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Woody Plant Abundance in the Red Rocks Canyon Landfill Laura Holder Caity Ross Becca Willis.

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Presentation on theme: "Woody Plant Abundance in the Red Rocks Canyon Landfill Laura Holder Caity Ross Becca Willis."— Presentation transcript:

1 Woody Plant Abundance in the Red Rocks Canyon Landfill Laura Holder Caity Ross Becca Willis

2 Landfills are a part of the urban landscape rubbish1/article1.asp columbia.htm

3 Problems With Reclamation Elevated pH High soil moisture High methane levels Low abundance of woody plants

4 Effects of pH Decomposing refuse Leachates Basic Soil Inhibited plant growth

5 Effects of Soil Moisture Clay Cap Water binding Dense soil Poor Root Growth

6 Effects of Methane Organic Waste Methane release Methanotrophs Excess CO 2 Poor plant growth

7 Lack of Woody Plants Basic soil + Moist clay cap + Anoxic conditions = Poor plant growth

8 Red Rock Canyon Landfill Location Operated from 1970 until 1986 Fifty feet of debris covering the 80 acre landfill area Clay-capped in 1986

9 Hypothesis Low abundance of woody plants in landfill because of: -Acidic Soil -High Soil Moisture Content -High Methane Levels

10 Methods: Establishing Plots

11 Methods: Plant Abundance

12 Methods: Soil Cores

13 Methods: pH and Moisture

14 Methods: Methane


16 Methods: Gas Chromatograph

17 Results 1) Abundance 2) Temperature 3) Moisture 4) pH 5) Methane

18 Plant Abundance by Area

19 Average Temperature by Area

20 Average Moisture by Area

21 Average pH by Area

22 Average Methane Flux by Area

23 Woody Plants vs. Temperature

24 Woody Plants vs. Moisture

25 Woody Plants vs. pH

26 Woody Plants vs. Methane Flux

27 Furthering Studies More time/plots Deeper soil tests Trace metals and cations Leachate composition Seed dispersal Redox tests DNA probe

28 Societal Impact


30 Works Cited: Arthur, J.J., Leone, I.A. Leone, and F.B. Flower. 1981. Flooding and Landfill Gas Effects on Red and Sugar Maples. Journal of Environmental Quality. 10: 431-433. Ellis, D. 2000. The Landfill. Red Rock Rag. 2: 2-3 Ellis, D. 2000. Keep this Map. Red Rock Rag. 7: 2-3 Ettala, M., P. Rahkonen, V. Kitunen, O. Valo, and M.S. Salonen. 1988. Quality of Refuse, Gas, and Water at a Sanitary Landfill. Aqua Fennica. 18: 15-28. Fernandez, I.J. and P.A. Kosian. 1987. Soil Air Carbon Dioxide Concentrations in a New England Spruce-Fir Forest. Soil Science of America Journal. 51: 261-263. Foster, G. A. 2001. Assessment of Landfill Reclamation and the Effects of Age on the Combustion of Recovered MSW. MSW Management. Gilman, E.F., Flower, F.B, and I.D. Leone. 1985. Standardized Procedures for Planting Vegetation on Completed Landfills. 3: 65-80. McDonnell, M.J., and E.W. Stiles. 1983. The Structural Complexity of Old Field Vegetation and the Recruitment of Bird-Dispersed Plant Species. Oecologia. 56: 109-116. Whitney, G.G. 1991. Relation of Plant Species to Substrate, Landscape Position, and Aspect in North Central Massachusetts. Canadian Journal of Forest Research. 1245-1252. Wise, M. G., J. V. McArthur, and L. J. Shimkets. 1999. Methanotroph Diversity in Landfill soil: Isolation of Novel Type I and Type II Methantrophs whose Presence was suggested by Culture-Independent 16S Ribosomal DNA Analysis. Applied and Environmental Microbiology. 65: 4887-4897. Wong, M. H. 2003 Landfill Restoration for Sustainable Waste Management and Land Utilization. Proceedings of the Internet Conference on Ecocity Development.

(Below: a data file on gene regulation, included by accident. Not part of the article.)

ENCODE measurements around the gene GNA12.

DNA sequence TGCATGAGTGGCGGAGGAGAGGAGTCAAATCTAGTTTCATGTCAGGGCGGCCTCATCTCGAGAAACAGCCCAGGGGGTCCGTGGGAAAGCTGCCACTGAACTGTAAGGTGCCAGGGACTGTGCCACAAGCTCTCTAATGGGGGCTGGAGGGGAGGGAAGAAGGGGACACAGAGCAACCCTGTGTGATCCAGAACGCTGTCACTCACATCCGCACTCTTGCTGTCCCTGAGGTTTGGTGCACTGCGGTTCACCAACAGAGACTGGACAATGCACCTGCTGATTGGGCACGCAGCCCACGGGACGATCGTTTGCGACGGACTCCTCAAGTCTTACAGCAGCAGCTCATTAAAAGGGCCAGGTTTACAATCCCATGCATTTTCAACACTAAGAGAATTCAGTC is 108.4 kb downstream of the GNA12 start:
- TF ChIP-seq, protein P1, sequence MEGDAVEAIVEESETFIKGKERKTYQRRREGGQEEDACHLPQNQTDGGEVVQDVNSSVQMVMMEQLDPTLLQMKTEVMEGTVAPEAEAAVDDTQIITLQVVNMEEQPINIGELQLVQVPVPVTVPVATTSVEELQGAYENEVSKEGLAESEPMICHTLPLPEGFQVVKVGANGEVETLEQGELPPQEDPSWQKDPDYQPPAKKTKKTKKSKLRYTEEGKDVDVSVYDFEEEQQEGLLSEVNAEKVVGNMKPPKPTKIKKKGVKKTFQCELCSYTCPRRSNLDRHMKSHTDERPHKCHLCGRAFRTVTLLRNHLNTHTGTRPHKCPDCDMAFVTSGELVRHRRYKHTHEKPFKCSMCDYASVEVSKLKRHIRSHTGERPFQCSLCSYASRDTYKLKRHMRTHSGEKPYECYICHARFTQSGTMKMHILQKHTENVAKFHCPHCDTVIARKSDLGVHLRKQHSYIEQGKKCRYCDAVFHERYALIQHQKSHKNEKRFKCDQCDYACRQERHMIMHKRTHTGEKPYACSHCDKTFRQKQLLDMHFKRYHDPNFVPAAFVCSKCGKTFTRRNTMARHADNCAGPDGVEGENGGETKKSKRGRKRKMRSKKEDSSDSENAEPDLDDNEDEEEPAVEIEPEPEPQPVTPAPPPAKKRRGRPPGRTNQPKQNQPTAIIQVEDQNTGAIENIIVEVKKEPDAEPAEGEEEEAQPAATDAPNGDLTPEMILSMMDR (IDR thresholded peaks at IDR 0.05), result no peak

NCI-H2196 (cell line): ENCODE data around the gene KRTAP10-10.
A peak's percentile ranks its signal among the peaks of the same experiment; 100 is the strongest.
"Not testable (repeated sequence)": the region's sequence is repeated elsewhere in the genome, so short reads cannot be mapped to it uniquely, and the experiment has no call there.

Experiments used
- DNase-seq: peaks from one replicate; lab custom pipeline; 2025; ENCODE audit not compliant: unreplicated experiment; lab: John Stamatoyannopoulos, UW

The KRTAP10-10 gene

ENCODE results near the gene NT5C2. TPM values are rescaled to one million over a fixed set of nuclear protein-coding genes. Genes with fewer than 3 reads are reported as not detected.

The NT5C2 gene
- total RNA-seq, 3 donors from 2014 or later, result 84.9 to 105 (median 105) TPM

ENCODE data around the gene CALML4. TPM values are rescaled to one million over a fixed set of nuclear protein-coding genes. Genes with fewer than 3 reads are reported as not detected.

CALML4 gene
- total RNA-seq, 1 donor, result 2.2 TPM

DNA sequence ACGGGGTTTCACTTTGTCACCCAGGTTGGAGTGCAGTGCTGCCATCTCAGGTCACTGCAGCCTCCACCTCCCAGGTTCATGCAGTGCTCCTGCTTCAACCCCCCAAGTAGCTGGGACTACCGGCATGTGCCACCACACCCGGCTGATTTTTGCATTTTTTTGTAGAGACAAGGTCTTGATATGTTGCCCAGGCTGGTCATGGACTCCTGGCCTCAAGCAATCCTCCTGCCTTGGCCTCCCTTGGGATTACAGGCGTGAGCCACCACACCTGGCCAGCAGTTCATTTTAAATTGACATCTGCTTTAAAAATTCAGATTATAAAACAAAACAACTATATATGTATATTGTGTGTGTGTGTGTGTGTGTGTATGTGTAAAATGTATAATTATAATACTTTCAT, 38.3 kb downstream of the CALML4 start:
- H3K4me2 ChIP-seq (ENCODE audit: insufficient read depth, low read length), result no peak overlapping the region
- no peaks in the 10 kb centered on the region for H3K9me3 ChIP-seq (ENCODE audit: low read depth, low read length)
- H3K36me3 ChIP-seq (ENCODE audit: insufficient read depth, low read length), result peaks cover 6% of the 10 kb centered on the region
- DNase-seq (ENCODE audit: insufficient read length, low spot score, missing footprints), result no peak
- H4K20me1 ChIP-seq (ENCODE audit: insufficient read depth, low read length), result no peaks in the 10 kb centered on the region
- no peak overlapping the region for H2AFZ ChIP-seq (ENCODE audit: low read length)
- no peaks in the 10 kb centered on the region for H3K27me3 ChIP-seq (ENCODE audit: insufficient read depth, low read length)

31 Acknowledgements: Sharon Hall Shar Samy Terry Putman Joss McKinnen The RRCL Security Guard The German Women Hiking Group

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